"Would one not believe," observed the counsellor during the absence of his lady, " that my wife had second sight? Her strange solicitude makes me almost anxious myself; it is not customary with her."

"Let us come to the discussions which are the order of the day," observed the professor ; " you surely cannot believe in such things; we

vOL. XI. NO. Xi.viii. 2 I

shall be able to look at your beautiful works of art as perfectly at our ease as if we only knew Cosaks and Bashkirs from the descriptions of travellers."

The counsellor seemed not of this opinion, he became somewhat absent, and the remarks of the professor on the antiquities of Germany, which had been reserved for this evening's discussion, and which he uttered with all the enthusiasm of an antiquary, scarcely gained attention. The professor laughed repeatedly at the belief in forebodings which his friend's anxiety manifested, and adduced many arguments, founded on natural history and experience, to prove its fallacy.

"I can object nothing to your reasoning," said the counsellor at last, "except the numerous results of experience, which should seem to confirm the reverse of your doctrine, and which would open to us a temporary view into realms inaccessible to human knowledge.—We cannot entirely reject the testimony of men worthy of credit, and who must be acquitted of any attempt to deceive."

"Why not," replied the professor, "when the doctrine itself is opposed to all the laws of possibility? Men of the greatest veracity and sincerity, may be deceived themselves; it is, in truth, with these forebodings as with ignes fatui,—many tell you they have heard of them, but not one with whom I have ever spoken has, himself, witnessed them. Till I meet with a ghost-seer, who assures me seriously and on his word that he has experienced the truth of them himself, when wide awake, and in full possession of reason and consciousness—till then, I reject the whole as futile."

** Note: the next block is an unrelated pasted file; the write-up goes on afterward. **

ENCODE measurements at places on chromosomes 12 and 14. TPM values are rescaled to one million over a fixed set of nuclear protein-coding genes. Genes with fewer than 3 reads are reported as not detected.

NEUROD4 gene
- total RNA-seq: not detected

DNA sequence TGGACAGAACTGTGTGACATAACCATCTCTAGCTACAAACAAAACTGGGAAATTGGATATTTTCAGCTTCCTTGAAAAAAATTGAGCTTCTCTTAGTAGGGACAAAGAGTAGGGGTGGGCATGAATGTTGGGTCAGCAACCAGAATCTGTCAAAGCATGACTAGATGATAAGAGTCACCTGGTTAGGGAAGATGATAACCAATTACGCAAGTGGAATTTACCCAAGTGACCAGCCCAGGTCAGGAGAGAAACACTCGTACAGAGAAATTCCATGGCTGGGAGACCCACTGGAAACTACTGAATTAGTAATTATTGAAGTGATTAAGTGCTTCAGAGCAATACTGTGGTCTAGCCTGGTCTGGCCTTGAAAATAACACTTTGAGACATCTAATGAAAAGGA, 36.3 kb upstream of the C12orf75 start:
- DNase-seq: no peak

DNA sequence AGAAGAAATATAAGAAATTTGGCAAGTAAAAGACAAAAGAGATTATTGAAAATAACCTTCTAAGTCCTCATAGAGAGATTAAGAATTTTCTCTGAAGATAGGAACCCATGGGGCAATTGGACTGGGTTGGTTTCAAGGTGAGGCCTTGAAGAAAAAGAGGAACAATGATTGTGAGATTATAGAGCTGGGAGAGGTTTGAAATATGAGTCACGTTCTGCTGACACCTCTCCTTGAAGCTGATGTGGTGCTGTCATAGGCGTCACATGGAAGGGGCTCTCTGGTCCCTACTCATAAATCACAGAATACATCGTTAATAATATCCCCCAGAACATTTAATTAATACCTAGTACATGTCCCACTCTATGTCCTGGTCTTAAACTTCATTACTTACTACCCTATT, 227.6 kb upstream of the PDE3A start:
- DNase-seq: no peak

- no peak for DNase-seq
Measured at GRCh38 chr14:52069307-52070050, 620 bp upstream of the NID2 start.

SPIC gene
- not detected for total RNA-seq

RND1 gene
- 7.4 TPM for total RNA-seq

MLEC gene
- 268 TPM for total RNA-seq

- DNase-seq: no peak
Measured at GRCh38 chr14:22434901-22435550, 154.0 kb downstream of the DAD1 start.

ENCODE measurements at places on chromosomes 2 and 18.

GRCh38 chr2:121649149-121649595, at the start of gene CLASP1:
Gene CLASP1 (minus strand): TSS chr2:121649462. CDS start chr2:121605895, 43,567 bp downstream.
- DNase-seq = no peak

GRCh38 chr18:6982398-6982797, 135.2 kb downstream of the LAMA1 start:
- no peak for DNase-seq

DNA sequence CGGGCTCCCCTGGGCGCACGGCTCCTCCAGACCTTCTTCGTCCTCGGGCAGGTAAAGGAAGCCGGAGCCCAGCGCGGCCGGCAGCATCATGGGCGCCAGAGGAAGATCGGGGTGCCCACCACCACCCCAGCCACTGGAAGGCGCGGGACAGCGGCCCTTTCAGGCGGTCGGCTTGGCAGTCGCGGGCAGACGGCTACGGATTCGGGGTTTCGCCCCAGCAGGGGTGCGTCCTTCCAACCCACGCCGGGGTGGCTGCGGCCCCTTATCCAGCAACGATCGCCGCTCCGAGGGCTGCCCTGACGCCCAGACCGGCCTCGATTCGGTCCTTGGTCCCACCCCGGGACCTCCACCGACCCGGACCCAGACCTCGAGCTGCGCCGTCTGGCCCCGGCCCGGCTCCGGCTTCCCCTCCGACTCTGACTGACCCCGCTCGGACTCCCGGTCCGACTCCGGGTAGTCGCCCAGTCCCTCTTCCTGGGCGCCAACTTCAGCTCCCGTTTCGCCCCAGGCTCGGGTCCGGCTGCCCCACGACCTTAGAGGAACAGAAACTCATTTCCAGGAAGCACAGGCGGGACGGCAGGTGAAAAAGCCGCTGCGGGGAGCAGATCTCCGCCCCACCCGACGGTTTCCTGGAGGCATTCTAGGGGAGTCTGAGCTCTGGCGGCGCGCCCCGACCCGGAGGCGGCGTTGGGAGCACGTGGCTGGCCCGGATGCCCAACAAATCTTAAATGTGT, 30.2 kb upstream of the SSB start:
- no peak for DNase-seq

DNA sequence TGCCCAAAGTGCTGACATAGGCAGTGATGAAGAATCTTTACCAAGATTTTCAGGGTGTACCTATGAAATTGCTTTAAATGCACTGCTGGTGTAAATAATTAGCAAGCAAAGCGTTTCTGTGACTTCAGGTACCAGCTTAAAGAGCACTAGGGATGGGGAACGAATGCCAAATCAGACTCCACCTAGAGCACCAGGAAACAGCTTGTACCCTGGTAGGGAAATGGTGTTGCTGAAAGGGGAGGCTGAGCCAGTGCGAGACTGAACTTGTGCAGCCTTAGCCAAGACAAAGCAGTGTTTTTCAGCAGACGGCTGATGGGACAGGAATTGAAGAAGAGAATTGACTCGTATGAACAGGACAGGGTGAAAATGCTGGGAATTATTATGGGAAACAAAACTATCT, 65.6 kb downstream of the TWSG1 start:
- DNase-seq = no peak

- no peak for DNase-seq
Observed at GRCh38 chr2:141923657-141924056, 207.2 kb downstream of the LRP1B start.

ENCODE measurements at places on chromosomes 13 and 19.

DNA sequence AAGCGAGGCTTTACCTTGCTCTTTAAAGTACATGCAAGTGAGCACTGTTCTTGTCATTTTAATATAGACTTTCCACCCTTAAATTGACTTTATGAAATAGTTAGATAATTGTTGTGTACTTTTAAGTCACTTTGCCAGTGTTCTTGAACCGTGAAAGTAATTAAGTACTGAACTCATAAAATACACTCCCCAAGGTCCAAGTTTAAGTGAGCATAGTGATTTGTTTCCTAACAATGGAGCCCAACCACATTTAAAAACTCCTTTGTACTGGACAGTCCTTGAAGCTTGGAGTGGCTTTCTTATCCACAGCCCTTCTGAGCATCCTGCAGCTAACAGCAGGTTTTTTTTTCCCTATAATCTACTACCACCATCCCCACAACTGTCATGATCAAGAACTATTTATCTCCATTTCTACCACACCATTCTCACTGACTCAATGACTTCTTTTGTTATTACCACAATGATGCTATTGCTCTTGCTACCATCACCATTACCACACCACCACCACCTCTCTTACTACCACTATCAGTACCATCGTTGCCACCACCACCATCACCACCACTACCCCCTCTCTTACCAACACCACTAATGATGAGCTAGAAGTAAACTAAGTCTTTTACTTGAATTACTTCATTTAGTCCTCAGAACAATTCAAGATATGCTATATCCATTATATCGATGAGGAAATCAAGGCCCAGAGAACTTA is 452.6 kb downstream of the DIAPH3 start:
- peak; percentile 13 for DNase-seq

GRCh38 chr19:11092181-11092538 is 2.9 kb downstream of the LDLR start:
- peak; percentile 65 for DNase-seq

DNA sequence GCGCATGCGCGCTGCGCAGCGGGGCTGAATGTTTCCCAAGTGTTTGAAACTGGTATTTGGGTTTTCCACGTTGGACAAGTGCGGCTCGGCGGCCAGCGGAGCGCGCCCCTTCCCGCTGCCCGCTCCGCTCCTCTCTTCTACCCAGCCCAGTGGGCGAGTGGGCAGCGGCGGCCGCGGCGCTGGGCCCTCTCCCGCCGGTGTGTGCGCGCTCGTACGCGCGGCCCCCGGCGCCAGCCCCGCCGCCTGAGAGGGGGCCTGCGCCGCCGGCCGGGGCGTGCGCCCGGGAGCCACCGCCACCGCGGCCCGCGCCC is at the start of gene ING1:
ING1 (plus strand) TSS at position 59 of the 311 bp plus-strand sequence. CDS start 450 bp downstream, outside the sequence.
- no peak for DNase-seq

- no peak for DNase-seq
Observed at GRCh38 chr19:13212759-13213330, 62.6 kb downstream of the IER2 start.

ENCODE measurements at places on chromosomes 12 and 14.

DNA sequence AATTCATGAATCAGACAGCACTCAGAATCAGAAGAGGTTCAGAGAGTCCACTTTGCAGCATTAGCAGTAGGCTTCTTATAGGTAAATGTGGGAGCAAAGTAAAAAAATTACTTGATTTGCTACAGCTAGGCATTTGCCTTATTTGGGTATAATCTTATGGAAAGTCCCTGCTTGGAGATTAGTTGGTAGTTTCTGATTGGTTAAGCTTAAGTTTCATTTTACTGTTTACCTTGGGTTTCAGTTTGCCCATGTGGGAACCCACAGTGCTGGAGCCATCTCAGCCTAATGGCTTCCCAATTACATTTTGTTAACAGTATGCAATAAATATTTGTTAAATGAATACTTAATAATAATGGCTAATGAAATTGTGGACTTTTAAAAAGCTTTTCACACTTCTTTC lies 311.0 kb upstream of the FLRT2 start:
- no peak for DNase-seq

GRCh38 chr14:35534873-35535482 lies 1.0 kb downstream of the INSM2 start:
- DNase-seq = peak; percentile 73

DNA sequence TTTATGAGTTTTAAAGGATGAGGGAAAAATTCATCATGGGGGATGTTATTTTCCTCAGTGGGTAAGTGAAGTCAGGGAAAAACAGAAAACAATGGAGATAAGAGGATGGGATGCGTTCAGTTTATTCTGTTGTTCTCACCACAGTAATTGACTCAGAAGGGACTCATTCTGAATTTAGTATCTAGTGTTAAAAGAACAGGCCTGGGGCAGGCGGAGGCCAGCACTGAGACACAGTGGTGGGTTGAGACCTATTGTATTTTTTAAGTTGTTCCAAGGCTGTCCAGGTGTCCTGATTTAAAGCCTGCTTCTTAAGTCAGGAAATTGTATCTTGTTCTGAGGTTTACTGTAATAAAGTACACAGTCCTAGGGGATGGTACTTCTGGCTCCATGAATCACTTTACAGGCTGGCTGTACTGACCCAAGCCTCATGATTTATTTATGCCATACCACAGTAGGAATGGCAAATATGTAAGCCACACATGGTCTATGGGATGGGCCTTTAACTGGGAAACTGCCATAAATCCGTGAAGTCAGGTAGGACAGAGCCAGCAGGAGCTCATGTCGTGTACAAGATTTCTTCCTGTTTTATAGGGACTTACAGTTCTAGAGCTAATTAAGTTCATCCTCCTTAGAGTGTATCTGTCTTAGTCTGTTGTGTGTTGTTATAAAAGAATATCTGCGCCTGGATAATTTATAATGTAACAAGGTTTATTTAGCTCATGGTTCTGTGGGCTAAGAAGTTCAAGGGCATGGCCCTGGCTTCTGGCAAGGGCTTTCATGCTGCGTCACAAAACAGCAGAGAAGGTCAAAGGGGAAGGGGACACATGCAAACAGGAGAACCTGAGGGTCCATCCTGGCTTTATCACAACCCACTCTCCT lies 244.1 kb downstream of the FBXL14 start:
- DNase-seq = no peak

"And if such a person were to be found," said the Counsellor, "would you then believe?"

"Hum," replied the professor, shrugging his shoulders, "only after a very close investigation. Deception is so easy—it is in all cases only a more apparent or more hidden deception, that cherishes this credulity."

"In all cases!" repeated the other : " I cannot agree with you there, I myself was orice a witness of a circumstance of this nature, which, though I have not thought of it for some years, now recurs to my memory, and which was neither a dream nor an illusion. I will narrate it to you. You will believe me when I assure it is not a fictitious adventure ; and when you have heard the particulars, you may judge whether I could have been deceived.

"It must be now nearly ten years since I was appointed a counsellor

in the chamber at M . I was then unmarried, and was fond of

travelling; while my elder comrades, on the contrary, loved their ease, and I often undertook to transact business for them at a distance from home. Once when I was preparing for one of these expeditions, which would cause me to pass near the convent at Wallbach, one of the older counsellors requested me to take that opportunity of viewing the place for him. It had been for a long time changed into an Amthaus, and the officer who held the situation had often petitioned for a repair of the old building; but when the chamber agreed to the request, the then Amtman found the new building unnecessary, and stated that he would content himself with the habitable part of it, if, in recompense, some other conveniences were allowed him. In short, I was commissioned to •urvey the place narrowly, and report on the expediency of repairing the old, or of building altogether a new Amthaus.